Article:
“Ninety percent of of CEOs who get fired, it’s not because of incompetence. They fail because of chemistry with their superior, a board, with their coworkers, staff and how they manage. They’ve rubbed people the wrong way and that’s all it takes.”

“The most challenging job was in Japan. Universal Studios entered into a joint venture with the Japanese, Universal Studios Japan in Osaka, a television studio, motion picture studio and a huge theme park designed like a souped-up Orlando. I was used to getting things done. ‘Let’s make a decision and let’s go.’ But in their culture, they would beat something to death before they’d make a decision. I started out by trying to create a casual Friday where everybody could wear jeans and a polo shirt. I realized later that some of them still came to work in their suits and [changed] at the office. They would put their suits back on to go home. They didn’t want to appear unemployed in the train stations. Still, they started to loosen up once they knew that I respected them and was just trying to let them know it’s OK to smile.”

“9/11 was a tough time. [Gault became president of Universal Studios Orlando on Oct. 1, 2001, as the tourism industry collapsed.] It was more important than ever to team build and to demonstrate that we’re all feeling it and struggling. I had just come from Japan where we were spending money like crazy, to ‘No, we can’t fix the roof on that soundstage.’ Employees have to know that you’re hurting over [letting people go]. They’re not a number or a name, they’re human beings.”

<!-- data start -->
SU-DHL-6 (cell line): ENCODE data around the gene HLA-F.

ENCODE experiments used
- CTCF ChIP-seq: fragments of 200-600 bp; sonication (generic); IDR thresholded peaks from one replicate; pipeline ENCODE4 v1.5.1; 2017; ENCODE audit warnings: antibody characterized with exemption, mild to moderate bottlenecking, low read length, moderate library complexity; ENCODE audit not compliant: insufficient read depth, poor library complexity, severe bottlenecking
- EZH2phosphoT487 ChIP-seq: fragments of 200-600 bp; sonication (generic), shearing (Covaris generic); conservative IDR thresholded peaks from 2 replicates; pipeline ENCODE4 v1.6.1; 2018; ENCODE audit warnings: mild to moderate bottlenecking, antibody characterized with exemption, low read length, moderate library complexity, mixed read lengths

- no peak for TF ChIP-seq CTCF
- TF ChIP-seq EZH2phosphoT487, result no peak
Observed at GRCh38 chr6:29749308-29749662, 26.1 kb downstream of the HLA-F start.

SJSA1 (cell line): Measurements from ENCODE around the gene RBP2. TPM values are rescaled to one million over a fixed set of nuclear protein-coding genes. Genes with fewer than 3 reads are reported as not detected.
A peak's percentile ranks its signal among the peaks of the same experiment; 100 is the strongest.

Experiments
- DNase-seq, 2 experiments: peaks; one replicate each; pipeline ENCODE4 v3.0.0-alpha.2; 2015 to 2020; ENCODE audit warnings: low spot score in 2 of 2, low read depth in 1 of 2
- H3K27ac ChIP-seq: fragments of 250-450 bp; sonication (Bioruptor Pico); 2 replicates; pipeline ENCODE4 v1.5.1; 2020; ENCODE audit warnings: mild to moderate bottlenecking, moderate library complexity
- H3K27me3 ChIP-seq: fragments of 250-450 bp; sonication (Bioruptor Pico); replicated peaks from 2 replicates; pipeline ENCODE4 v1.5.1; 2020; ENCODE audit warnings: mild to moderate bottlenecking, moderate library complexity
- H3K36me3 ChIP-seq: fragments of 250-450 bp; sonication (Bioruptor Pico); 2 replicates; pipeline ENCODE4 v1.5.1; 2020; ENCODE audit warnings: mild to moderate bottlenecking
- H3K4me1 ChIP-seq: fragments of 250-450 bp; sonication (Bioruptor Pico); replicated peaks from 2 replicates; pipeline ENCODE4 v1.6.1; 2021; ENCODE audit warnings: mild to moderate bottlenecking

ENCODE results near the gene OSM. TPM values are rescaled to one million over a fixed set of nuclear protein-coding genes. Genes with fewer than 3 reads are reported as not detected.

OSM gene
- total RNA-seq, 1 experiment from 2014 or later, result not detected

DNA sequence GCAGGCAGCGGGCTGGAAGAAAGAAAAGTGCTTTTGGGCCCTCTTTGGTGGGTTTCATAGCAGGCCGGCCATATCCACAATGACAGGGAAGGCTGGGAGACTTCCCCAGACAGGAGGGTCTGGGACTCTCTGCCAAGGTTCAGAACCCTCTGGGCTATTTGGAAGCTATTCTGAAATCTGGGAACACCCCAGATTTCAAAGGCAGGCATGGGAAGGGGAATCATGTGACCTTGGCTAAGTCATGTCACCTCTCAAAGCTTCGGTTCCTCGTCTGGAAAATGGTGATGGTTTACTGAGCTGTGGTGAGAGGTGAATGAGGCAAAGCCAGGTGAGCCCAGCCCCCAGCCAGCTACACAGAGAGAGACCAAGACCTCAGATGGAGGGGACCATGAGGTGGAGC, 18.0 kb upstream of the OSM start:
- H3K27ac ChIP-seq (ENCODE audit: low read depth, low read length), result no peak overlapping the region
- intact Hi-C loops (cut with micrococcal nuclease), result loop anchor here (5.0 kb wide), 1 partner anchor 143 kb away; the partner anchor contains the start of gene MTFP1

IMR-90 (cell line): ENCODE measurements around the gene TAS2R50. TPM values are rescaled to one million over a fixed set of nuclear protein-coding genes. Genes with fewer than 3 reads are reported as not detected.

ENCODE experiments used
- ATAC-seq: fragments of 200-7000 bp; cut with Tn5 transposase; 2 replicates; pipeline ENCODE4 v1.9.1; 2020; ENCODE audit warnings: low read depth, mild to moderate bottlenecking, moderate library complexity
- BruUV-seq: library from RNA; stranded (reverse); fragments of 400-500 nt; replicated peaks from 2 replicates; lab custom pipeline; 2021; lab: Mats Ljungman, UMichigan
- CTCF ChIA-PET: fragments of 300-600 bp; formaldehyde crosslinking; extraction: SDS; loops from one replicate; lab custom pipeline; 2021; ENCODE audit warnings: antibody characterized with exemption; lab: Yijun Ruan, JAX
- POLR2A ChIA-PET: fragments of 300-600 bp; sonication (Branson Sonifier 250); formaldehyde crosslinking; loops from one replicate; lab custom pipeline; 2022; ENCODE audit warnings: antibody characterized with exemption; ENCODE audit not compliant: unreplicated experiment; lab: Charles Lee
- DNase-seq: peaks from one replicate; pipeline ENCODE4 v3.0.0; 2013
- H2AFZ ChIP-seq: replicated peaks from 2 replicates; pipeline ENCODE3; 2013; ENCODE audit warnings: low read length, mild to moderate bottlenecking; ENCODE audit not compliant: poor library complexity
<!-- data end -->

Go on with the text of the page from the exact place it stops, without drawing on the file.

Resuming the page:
“There was always some fringe concern about marine mammals in captivity. SeaWorld advised and helped Congress write the Marine Mammal Protection Act in the early ’70s that saved thousands of killer whales. The SeaWorld founders created on Day One a nonprofit marine research institute. SeaWorld would throw in $3 million a year to help fund their research. Over 50 years, SeaWorld entertained but, more importantly, educated hundreds of millions of people, who have never even been to the ocean or had the opportunity to observe these beautiful animals.”

“Thirty years ago SeaWorld bought Tilikum [the killer whale featured in Blackfish, the 2013 documentary that questioned keeping orcas in captivity after Tilikum killed three people] as a breeding whale so we would never have to collect killer whales again. Tilikum was in this little crappy [facility in Victoria, British Columbia] with a female that was pregnant. They were worried about him hurting the baby. We needed a breeding male. He was a wonderful breeder. We shipped his semen out to California and Texas and everywhere and never had to go into the wild again. But he had a reputation for being his own man. We had rules. No one could work with him unless there was a four-foot wall between him and the trainer. Never any water work. Over the years different owners, different managers and the operating culture evolved away from awareness of Tilikum’s history and the intent for him to be a breeder. Hindsight is 20/20. Just painful to see.”

“When the Blackfish people came in [management] said, ‘We’re not going to talk to you,' instead of being proactive and showing how much they cared. Transparency is critical. They had a story to tell, but they didn’t tell it.”

“I wish I’d spent more time with my four kids, but I was just trying to survive. A lot of young people are coming out of college expecting $100,000 for a 40-hour week. That doesn’t exist. There’s no such thing as a perfect balance. If you go to the boss and say I want to be vice president, but I want to work 40 hours and I need two days off a week to be with my kids, they’re going to say that’s great and you should figure out a way to do that, but I need you more than 40 hours a week. You’ve got to put in the time.”